Anglican Use masses in OF parishes?


#1

I just got done watching a video of an Anlican Use Mass at Our Lady of Atonment Parish in San Antonio. For English language Masses why don't we use this??? It was beautiful and reverent! Is it only allowed for Anglican Use parishes or can it be said at any parish? Having been in the Anglo-Catholic church before I became Catholic, I have a special place in my heart, and sometimes longing, for the reverent Anglican services (oh how I wish we did Evensong:D


#2

[quote="NorthTexan88, post:1, topic:286889"]
I just got done watching a video of an Anlican Use Mass at Our Lady of Atonment Parish in San Antonio. For English language Masses why don't we use this??? It was beautiful and reverent! Is it only allowed for Anglican Use parishes or can it be said at any parish? Having been in the Anglo-Catholic church before I became Catholic, I have a special place in my heart, and sometimes longing, for the reverent Anglican services (oh how I wish we did Evensong:D

[/quote]

There's no such thing as an 'OF parish,' by the way.

Here's a link to the Church: atonementonline.com/index.php


#3

[quote="Stylites, post:2, topic:286889"]
There's no such thing as an 'OF parish,' by the way.

Here's a link to the Church: atonementonline.com/index.php

[/quote]

By OF I mean the majority of parishes that use the OF :DBut that didn't really answer my question.


#4

[quote="NorthTexan88, post:3, topic:286889"]

But that didn't really answer my question.

[/quote]

I would imagine that a Catholic can licitly attend any other rite which is under the authority of Rome, such as the Anglican Use Rite. Ask your priest or diocese if unsure.


#5

[quote="NorthTexan88, post:1, topic:286889"]
I just got done watching a video of an Anlican Use Mass at Our Lady of Atonment Parish in San Antonio. For English language Masses why don't we use this??? It was beautiful and reverent! Is it only allowed for Anglican Use parishes or can it be said at any parish? Having been in the Anglo-Catholic church before I became Catholic, I have a special place in my heart, and sometimes longing, for the reverent Anglican services (oh how I wish we did Evensong:D

[/quote]

The Anglican-use Mass is limited to those parishes (or defined groups using a parish church) who are Anglican-use Latin Rite Catholics.

Why don't we use it? Because this Mass is no better or worse than the already widely disseminated OF Mass. [edited]


#6

[quote="NorthTexan88, post:1, topic:286889"]
I just got done watching a video of an Anlican Use Mass at Our Lady of Atonment Parish in San Antonio. For English language Masses why don't we use this??? It was beautiful and reverent! Is it only allowed for Anglican Use parishes or can it be said at any parish? Having been in the Anglo-Catholic church before I became Catholic, I have a special place in my heart, and sometimes longing, for the reverent Anglican services (oh how I wish we did Evensong:D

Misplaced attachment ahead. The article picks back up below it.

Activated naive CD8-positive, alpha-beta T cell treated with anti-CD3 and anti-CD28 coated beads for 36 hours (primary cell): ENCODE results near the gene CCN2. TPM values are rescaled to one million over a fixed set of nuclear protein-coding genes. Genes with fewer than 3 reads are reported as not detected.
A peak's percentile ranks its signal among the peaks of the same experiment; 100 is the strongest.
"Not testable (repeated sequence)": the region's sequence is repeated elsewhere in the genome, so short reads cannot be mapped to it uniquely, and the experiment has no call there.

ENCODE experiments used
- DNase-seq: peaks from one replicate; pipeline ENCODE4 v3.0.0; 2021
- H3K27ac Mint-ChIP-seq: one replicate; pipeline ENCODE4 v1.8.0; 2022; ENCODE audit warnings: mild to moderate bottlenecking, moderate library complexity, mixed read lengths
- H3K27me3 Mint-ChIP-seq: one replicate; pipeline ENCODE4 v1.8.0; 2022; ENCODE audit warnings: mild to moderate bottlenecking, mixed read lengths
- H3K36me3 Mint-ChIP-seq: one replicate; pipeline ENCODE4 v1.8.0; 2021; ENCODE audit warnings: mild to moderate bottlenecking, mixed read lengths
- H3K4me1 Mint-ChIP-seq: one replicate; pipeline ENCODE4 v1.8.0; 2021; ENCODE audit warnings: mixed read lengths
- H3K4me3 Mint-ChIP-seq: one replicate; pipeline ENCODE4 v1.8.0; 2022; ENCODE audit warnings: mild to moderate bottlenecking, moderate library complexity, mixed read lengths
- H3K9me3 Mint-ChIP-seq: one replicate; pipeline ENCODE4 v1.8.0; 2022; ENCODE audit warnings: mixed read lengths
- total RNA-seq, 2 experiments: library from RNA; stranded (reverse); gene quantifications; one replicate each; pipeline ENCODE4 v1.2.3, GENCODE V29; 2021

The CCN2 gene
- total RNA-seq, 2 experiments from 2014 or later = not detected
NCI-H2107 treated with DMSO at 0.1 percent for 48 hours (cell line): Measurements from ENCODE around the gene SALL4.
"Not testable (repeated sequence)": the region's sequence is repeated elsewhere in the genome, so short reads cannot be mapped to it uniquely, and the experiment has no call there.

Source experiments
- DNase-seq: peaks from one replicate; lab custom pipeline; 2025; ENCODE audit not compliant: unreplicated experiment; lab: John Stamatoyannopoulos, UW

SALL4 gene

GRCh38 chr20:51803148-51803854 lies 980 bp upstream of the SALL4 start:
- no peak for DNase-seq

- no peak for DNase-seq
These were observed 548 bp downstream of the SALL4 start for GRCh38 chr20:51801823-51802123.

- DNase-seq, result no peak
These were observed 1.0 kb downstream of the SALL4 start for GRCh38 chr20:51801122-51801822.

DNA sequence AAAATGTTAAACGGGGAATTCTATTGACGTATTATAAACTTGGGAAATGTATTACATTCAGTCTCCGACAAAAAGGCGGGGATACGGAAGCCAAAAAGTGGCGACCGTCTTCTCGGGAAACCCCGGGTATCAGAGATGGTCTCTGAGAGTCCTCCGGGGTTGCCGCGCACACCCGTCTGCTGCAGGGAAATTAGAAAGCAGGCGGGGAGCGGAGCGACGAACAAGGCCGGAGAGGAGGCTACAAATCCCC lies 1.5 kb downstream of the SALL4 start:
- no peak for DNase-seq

[/quote]

My understanding is that any Catholic can attend, but use of the rite is restricted to the Ordinariate parishes. This is a real shame as it is beautiful rite, and its execution is also far more reverant than the OF.


#7

[quote="Laetus, post:5, topic:286889"]
The Anglican-use Mass is limited to those parishes (or defined groups using a parish church) who are Anglican-use Latin Rite Catholics.

Why don't we use it? Because this Mass is no better or worse than the already widely disseminated OF Mass. Keep in mind the author of this Mass, Thomas Cranmer was burned at the stake by the Catholic Church for his efforts as a heretic...

[/quote]

The Catholic Church didn't burn him at the stake. Not sure why anyone needs to keep this gratuitous swipe in mind.


#8

[quote="Laetus, post:5, topic:286889"]
cause this Mass is no better or worse than the already widely disseminated OF Mass. Keep in mind the author of this Mass, Thomas Cranmer was burned at the stake by the Catholic Church for his efforts as a heretic...

[/quote]

[edited] the Book of Divine Worship. [edited]t translated parts of the Latin Mass into English - beautiful liturgical English far superior to the awkward current translations, in my opinion. The BCP Eucharistic prayer is a new composition, yes, but the BDW doesn't use it - it uses the old Roman Canon.

Also, the BDW is based not on the classical English BCP, but the 1979 American version of it. So it has a lot of new stuff with no connection to Cranmer whatsoever.


#9

[quote="liturgyluver, post:6, topic:286889"]
My understanding is that any Catholic can attend, but use of the rite is restricted to the Ordinariate parishes. This is a real shame as it is beautiful rite, and its execution is also far more reverant than the OF.

[/quote]

That's just your opinion and it's simply not true.


#10

[quote="Bran_Stark, post:8, topic:286889"]